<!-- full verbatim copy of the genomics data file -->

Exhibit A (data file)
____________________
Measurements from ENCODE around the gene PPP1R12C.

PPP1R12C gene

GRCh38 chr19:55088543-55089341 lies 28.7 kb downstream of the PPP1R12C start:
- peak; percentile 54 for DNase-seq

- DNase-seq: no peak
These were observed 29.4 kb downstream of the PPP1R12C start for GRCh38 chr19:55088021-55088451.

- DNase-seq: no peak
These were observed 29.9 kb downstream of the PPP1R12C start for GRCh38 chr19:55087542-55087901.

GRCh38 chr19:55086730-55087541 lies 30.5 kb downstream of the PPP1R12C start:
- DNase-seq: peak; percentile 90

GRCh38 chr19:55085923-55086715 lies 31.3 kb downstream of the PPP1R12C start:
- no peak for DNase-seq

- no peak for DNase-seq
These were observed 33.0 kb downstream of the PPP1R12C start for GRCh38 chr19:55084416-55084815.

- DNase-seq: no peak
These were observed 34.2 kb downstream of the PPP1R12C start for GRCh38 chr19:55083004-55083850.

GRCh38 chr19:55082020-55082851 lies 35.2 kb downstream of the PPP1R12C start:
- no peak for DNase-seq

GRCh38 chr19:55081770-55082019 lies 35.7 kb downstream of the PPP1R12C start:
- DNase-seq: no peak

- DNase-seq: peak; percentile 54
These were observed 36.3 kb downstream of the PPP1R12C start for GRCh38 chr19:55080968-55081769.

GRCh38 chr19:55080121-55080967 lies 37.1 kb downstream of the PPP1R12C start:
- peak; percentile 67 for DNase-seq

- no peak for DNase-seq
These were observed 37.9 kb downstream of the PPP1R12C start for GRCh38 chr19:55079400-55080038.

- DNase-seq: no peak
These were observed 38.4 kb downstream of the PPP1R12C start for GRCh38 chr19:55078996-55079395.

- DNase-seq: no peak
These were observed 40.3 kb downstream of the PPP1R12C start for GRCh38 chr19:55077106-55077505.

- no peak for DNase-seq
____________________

Measurements from ENCODE around the gene PPP1R12C.

PPP1R12C gene

GRCh38 chr19:55088543-55089341 lies 28.7 kb downstream of the PPP1R12C start:
- peak; percentile 54 for DNase-seq

- DNase-seq: no peak
These were observed 29.4 kb downstream of the PPP1R12C start for GRCh38 chr19:55088021-55088451.

- DNase-seq: no peak
These were observed 29.9 kb downstream of the PPP1R12C start for GRCh38 chr19:55087542-55087901.

GRCh38 chr19:55086730-55087541 lies 30.5 kb downstream of the PPP1R12C start:
- DNase-seq: peak; percentile 90

GRCh38 chr19:55085923-55086715 lies 31.3 kb downstream of the PPP1R12C start:
- no peak for DNase-seq

- no peak for DNase-seq
These were observed 33.0 kb downstream of the PPP1R12C start for GRCh38 chr19:55084416-55084815.

- DNase-seq: no peak
These were observed 34.2 kb downstream of the PPP1R12C start for GRCh38 chr19:55083004-55083850.

GRCh38 chr19:55082020-55082851 lies 35.2 kb downstream of the PPP1R12C start:
- no peak for DNase-seq

GRCh38 chr19:55081770-55082019 lies 35.7 kb downstream of the PPP1R12C start:
- DNase-seq: no peak

- DNase-seq: peak; percentile 54
These were observed 36.3 kb downstream of the PPP1R12C start for GRCh38 chr19:55080968-55081769.

GRCh38 chr19:55080121-55080967 lies 37.1 kb downstream of the PPP1R12C start:
- peak; percentile 67 for DNase-seq

- no peak for DNase-seq
These were observed 37.9 kb downstream of the PPP1R12C start for GRCh38 chr19:55079400-55080038.

- DNase-seq: no peak
These were observed 38.4 kb downstream of the PPP1R12C start for GRCh38 chr19:55078996-55079395.

- DNase-seq: no peak
These were observed 40.3 kb downstream of the PPP1R12C start for GRCh38 chr19:55077106-55077505.

- no peak for DNase-seq